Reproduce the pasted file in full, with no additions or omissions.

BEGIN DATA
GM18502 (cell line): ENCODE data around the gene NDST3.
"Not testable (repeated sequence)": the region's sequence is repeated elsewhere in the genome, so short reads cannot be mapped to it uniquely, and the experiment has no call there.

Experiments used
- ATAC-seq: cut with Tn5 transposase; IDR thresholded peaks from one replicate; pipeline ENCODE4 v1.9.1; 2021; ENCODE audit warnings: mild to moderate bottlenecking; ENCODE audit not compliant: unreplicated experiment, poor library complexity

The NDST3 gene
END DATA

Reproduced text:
GM18502 (cell line): ENCODE data around the gene NDST3.
"Not testable (repeated sequence)": the region's sequence is repeated elsewhere in the genome, so short reads cannot be mapped to it uniquely, and the experiment has no call there.

Experiments used
- ATAC-seq: cut with Tn5 transposase; IDR thresholded peaks from one replicate; pipeline ENCODE4 v1.9.1; 2021; ENCODE audit warnings: mild to moderate bottlenecking; ENCODE audit not compliant: unreplicated experiment, poor library complexity

The NDST3 gene